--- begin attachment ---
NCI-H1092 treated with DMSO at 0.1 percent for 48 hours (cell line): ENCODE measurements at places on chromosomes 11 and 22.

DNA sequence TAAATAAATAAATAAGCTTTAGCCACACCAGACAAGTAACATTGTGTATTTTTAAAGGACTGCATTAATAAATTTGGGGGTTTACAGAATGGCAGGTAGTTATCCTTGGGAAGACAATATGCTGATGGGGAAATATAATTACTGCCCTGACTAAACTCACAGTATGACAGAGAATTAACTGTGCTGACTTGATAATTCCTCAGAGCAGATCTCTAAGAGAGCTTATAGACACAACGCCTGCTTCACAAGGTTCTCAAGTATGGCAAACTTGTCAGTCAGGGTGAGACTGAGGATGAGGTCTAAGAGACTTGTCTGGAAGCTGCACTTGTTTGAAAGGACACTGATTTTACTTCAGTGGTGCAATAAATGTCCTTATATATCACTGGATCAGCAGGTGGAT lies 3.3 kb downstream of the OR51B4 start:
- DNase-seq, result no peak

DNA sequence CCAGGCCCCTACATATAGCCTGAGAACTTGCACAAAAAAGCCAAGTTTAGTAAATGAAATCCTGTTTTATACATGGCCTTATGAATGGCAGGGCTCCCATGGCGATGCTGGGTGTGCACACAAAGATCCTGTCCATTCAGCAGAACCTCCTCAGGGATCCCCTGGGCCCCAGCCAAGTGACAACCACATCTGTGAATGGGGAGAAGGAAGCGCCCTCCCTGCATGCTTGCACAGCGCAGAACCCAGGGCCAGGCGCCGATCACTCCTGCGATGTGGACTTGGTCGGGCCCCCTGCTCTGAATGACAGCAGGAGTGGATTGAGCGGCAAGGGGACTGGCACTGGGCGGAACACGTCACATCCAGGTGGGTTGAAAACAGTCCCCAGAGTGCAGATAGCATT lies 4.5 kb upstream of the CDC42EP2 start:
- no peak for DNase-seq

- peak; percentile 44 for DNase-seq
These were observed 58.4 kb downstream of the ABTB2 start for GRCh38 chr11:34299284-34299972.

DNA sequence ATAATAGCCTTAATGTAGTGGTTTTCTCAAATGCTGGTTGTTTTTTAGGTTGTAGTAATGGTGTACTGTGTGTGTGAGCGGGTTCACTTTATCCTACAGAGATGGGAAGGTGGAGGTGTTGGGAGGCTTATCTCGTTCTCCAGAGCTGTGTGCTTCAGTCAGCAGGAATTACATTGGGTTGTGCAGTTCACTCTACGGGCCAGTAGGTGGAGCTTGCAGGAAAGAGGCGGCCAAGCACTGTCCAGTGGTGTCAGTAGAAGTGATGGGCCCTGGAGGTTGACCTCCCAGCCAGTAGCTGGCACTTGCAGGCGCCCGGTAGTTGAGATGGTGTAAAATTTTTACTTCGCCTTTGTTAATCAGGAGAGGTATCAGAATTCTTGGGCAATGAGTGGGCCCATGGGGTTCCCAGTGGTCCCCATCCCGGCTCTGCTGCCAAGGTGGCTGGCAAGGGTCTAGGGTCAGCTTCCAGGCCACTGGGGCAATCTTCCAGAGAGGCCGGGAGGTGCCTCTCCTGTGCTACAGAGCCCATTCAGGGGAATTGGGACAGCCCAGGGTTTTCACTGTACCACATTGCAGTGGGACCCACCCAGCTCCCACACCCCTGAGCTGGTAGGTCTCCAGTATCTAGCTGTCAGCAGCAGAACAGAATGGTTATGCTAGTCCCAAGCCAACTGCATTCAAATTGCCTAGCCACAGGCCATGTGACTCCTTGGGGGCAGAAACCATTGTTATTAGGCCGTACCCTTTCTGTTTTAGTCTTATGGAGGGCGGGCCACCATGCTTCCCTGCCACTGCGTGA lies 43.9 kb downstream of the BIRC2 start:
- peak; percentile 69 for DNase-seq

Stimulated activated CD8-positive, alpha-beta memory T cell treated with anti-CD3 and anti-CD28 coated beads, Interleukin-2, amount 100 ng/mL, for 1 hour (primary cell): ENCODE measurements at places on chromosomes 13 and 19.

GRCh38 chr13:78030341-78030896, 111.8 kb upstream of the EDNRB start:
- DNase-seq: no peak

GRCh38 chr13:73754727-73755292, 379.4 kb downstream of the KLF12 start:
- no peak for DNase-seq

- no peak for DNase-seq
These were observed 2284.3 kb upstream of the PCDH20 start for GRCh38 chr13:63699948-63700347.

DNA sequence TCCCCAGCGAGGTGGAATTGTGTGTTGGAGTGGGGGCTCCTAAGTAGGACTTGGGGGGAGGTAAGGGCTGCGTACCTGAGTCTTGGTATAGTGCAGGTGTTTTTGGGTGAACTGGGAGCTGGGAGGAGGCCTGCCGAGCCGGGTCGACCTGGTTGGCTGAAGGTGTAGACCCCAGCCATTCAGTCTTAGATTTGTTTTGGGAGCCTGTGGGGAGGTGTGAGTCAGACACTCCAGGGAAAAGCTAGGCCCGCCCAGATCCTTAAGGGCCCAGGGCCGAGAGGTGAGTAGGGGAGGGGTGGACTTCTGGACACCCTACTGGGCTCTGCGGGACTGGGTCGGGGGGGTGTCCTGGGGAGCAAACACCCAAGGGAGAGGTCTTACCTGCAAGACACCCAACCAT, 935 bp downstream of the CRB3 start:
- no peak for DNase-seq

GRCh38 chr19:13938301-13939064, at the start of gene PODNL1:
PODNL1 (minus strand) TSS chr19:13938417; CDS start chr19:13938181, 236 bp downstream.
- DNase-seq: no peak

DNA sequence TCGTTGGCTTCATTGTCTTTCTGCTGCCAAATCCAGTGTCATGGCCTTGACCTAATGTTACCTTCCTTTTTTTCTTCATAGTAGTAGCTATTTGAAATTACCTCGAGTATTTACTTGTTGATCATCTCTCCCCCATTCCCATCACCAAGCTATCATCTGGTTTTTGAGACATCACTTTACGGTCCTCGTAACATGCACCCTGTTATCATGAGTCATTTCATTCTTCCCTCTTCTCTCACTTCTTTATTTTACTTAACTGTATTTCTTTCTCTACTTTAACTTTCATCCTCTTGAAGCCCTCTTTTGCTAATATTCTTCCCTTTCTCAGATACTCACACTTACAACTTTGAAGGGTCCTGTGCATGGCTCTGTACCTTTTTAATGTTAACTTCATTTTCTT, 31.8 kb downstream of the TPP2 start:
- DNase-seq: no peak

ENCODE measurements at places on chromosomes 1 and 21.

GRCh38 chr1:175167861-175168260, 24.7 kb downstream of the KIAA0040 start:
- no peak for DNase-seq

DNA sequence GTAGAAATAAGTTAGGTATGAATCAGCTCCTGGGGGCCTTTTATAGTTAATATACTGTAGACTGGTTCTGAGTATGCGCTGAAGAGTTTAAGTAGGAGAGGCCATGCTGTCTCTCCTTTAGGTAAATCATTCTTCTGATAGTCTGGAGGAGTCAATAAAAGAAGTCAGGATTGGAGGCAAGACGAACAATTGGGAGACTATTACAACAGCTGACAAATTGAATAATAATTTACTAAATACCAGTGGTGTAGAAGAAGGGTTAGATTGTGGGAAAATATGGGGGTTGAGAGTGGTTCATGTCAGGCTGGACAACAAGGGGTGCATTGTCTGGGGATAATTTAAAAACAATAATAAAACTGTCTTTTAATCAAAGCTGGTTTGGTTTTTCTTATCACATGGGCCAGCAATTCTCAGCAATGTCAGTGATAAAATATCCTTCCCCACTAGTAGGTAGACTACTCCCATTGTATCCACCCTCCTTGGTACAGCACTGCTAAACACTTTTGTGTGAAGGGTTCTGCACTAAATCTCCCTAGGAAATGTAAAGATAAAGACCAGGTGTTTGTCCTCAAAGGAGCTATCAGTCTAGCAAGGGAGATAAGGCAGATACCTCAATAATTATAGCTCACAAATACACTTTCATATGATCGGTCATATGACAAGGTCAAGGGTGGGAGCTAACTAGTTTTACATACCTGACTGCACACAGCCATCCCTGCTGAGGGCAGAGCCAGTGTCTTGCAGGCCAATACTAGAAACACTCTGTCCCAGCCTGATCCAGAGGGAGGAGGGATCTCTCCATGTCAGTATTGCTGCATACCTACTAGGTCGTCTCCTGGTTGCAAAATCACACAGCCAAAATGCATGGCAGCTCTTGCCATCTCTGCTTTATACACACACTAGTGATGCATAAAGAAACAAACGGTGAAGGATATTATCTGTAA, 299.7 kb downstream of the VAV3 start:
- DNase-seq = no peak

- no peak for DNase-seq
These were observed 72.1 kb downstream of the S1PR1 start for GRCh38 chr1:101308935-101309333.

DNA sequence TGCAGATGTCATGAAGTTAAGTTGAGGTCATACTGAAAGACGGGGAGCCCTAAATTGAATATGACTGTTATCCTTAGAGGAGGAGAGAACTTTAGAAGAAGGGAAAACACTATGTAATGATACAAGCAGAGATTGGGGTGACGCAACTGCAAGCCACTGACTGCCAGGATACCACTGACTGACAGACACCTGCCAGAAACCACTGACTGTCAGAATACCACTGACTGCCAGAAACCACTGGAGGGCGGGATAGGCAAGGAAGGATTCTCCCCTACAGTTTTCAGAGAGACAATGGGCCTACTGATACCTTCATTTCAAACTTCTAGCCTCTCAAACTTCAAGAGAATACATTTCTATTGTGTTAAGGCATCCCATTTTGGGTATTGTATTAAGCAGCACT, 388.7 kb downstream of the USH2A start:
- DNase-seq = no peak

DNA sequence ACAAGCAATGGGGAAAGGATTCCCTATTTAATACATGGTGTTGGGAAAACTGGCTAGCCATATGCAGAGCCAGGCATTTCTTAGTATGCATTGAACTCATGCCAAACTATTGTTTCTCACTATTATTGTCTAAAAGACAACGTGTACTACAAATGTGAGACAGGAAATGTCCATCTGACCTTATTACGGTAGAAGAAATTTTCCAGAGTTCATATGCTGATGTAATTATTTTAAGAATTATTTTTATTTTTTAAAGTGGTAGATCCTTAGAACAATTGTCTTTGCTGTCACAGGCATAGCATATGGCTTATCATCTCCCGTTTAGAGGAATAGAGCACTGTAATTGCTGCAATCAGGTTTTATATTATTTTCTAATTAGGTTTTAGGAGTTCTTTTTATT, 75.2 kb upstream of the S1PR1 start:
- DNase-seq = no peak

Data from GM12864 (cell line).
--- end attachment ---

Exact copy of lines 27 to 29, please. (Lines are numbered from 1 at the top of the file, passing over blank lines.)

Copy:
DNA sequence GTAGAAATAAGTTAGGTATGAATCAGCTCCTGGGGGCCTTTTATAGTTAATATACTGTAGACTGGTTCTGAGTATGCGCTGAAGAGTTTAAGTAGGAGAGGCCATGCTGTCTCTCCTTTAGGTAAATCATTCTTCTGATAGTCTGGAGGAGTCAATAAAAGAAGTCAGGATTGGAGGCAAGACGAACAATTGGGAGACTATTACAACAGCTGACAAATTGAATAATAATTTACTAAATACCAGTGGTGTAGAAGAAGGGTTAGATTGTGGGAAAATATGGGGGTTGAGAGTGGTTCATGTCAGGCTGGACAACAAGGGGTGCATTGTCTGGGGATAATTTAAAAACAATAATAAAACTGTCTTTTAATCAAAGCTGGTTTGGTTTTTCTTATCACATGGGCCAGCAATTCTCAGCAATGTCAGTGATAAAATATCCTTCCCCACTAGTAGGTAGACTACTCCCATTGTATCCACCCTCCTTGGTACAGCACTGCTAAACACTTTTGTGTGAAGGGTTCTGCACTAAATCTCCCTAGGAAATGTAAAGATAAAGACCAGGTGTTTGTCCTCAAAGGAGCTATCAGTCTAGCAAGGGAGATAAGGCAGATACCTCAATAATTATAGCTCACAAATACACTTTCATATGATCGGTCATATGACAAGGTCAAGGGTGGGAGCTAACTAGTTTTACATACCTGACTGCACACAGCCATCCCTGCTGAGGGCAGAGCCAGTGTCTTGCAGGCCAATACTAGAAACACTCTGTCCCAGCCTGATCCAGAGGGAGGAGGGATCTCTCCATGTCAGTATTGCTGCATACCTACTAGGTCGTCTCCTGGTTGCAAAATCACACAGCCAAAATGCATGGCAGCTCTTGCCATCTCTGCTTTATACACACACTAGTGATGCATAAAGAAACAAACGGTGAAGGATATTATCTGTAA, 299.7 kb downstream of the VAV3 start:
- DNase-seq = no peak

- no peak for DNase-seq